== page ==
Receiving the Royal Assent on 27 May 1723, the Waltham Black Act (9 Geo I. c. 22) introduced fifty new criminal offences that were punishable by death. It became notorious because it gave legal authority for the capital punishment of mere poachers, and because through subsequent amendments the Act was extended to enable the execution of the poor for any number of minor infractions. At this time, only the gentry had the right to eat game from the fields of England, so the rural poor were practically denied the right to touch the best available sources of protein, a vexatious matter at times of plenty, and a cruel measure at times of scarcity. The Black Act was in effect an instrument of terror produced to defend the interests of the …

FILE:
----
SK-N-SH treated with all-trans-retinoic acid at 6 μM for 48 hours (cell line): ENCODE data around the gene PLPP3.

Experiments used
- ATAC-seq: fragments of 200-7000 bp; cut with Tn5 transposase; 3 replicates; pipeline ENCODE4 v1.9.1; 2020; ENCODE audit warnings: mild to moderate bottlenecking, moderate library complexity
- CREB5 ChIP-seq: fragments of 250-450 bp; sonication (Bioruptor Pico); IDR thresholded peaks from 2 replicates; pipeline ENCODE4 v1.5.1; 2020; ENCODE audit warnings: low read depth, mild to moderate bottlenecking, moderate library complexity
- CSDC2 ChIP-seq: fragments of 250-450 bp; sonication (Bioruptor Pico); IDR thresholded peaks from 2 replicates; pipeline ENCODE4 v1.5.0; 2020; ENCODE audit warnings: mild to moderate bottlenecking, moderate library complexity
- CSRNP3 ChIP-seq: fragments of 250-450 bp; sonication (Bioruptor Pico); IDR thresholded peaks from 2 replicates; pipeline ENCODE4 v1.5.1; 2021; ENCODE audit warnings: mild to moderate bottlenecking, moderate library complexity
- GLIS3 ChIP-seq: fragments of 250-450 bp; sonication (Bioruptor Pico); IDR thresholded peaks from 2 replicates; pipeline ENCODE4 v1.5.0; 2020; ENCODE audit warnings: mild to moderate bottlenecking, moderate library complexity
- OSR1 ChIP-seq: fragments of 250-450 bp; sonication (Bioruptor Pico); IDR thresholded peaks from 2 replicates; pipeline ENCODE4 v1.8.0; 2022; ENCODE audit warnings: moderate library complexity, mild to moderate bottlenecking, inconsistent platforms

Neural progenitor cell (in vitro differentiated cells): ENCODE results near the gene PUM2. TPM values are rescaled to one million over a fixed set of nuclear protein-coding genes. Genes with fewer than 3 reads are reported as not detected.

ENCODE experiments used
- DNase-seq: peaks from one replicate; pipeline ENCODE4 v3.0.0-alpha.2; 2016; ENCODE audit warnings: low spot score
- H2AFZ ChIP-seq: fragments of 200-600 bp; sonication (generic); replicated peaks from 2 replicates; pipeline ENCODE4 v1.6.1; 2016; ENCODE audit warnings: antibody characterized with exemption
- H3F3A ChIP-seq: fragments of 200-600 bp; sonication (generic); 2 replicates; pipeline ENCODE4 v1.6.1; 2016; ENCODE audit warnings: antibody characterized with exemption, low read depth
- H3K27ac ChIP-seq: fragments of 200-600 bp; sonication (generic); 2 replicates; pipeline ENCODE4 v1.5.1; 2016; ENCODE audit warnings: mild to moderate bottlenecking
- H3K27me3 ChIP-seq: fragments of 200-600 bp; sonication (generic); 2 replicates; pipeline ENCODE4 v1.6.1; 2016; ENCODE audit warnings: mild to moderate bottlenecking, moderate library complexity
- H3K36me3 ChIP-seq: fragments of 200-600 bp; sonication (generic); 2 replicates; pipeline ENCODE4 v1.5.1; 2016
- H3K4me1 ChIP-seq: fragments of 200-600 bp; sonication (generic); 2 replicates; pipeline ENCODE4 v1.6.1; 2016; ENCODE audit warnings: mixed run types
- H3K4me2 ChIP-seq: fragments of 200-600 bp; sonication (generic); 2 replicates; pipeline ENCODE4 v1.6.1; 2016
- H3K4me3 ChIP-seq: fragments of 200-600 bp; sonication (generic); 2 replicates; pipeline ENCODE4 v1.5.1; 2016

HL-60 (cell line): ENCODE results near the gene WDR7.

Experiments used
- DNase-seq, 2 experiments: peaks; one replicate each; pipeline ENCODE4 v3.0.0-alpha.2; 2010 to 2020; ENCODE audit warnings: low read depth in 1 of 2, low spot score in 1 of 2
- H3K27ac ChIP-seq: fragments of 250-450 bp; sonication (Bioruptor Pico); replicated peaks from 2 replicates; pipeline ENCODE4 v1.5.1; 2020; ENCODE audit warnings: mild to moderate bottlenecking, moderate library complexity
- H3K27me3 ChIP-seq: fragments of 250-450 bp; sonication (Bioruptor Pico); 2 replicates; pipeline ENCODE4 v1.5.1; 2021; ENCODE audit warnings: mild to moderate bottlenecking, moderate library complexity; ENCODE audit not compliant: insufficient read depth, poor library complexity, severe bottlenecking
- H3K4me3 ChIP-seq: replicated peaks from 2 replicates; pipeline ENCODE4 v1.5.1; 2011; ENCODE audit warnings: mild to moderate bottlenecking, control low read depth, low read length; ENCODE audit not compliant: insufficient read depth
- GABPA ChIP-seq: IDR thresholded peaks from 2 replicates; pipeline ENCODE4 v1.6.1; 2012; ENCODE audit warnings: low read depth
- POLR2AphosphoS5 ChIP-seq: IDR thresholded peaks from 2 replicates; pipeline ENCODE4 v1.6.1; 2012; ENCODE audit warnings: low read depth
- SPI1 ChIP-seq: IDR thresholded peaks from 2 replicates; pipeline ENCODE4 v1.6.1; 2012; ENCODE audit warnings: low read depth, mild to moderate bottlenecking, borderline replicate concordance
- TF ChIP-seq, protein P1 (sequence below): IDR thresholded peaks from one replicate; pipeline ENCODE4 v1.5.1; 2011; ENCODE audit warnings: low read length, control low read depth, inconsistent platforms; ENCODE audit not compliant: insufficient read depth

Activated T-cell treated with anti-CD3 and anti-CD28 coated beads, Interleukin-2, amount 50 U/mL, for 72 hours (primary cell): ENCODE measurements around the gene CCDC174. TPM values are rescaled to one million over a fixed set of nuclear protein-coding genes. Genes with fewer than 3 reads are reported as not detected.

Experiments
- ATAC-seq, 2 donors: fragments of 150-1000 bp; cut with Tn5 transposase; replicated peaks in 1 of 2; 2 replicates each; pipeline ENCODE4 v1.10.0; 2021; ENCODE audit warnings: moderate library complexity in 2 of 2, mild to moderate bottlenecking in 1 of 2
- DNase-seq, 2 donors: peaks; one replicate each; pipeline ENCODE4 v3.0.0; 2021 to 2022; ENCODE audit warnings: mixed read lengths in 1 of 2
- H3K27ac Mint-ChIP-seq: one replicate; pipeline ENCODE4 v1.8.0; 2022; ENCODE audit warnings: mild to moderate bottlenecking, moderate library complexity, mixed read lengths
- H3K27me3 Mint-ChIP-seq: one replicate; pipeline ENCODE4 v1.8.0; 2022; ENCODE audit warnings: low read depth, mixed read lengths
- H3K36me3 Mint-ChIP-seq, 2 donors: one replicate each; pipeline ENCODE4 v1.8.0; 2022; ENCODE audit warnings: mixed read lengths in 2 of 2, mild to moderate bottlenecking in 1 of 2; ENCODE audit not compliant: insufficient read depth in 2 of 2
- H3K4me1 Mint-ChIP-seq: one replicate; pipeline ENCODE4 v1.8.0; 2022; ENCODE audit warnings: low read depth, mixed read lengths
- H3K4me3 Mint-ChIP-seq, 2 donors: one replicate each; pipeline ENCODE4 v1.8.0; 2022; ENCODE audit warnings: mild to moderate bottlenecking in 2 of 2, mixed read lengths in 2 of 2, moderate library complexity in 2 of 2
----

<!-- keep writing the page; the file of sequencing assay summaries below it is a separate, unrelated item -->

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Clark, Robert. "Black Act". The Literary Encyclopedia. First published 12 December 2007
[https://www.litencyc.com/php/stopics.php?rec=true&UID=5479, accessed 25 September 2017.]